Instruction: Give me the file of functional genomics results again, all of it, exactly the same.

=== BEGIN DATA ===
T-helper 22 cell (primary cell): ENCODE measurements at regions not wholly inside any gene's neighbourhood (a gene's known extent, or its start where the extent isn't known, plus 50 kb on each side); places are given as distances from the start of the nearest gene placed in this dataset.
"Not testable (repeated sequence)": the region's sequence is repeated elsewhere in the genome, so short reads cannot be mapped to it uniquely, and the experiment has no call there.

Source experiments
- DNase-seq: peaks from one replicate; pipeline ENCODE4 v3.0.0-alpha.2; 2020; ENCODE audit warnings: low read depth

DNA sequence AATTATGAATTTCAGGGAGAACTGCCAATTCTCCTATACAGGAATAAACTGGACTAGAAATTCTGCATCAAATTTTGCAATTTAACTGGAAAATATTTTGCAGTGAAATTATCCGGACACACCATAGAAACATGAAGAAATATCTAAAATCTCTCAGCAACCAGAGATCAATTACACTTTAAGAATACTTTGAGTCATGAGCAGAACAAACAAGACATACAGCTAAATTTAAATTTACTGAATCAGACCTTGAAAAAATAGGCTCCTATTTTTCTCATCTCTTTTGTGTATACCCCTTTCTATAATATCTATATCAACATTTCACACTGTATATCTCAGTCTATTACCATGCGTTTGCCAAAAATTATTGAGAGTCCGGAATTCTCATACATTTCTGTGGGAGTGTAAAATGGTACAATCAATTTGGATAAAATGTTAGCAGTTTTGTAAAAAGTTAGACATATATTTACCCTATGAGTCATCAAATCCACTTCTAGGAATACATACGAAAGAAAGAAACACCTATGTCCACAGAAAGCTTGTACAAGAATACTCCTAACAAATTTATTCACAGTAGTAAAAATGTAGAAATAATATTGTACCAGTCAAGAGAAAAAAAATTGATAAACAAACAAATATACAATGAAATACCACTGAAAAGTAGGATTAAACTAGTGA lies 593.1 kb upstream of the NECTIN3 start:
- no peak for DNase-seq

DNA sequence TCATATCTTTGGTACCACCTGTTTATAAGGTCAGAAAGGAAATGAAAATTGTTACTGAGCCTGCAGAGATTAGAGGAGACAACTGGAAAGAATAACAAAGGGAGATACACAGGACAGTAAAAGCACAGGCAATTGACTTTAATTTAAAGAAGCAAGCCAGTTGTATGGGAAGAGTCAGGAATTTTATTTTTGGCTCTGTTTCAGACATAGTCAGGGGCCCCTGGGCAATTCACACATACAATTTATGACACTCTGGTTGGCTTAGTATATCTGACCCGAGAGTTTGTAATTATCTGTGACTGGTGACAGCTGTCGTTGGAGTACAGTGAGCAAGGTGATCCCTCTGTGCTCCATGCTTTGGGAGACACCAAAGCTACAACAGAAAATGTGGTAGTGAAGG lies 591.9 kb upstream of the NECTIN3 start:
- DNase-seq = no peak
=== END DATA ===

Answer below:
T-helper 22 cell (primary cell): ENCODE measurements at regions not wholly inside any gene's neighbourhood (a gene's known extent, or its start where the extent isn't known, plus 50 kb on each side); places are given as distances from the start of the nearest gene placed in this dataset.
"Not testable (repeated sequence)": the region's sequence is repeated elsewhere in the genome, so short reads cannot be mapped to it uniquely, and the experiment has no call there.

Source experiments
- DNase-seq: peaks from one replicate; pipeline ENCODE4 v3.0.0-alpha.2; 2020; ENCODE audit warnings: low read depth

DNA sequence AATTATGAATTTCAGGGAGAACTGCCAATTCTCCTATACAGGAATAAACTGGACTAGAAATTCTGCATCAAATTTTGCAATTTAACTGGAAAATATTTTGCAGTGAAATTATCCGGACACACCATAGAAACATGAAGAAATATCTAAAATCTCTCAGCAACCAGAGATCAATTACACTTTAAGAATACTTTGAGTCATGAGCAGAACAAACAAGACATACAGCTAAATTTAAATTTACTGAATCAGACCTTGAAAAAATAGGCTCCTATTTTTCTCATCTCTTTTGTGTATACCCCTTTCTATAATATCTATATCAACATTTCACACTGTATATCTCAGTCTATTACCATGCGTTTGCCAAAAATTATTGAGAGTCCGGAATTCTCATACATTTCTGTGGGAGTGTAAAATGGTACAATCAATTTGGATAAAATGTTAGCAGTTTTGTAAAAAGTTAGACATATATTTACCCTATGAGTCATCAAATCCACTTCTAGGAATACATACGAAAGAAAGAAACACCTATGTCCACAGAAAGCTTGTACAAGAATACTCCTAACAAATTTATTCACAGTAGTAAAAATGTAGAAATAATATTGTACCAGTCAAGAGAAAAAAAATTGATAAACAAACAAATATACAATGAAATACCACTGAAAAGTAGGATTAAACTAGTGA lies 593.1 kb upstream of the NECTIN3 start:
- no peak for DNase-seq

DNA sequence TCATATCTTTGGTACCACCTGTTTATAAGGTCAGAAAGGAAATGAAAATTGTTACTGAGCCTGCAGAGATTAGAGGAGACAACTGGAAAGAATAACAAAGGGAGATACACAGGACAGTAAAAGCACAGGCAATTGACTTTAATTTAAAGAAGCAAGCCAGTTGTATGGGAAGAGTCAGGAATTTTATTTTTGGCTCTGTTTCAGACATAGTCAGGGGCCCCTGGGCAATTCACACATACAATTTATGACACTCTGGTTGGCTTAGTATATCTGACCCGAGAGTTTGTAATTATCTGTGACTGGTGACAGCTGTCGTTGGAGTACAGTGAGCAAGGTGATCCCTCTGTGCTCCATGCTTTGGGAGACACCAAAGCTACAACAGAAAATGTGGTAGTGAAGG lies 591.9 kb upstream of the NECTIN3 start:
- DNase-seq = no peak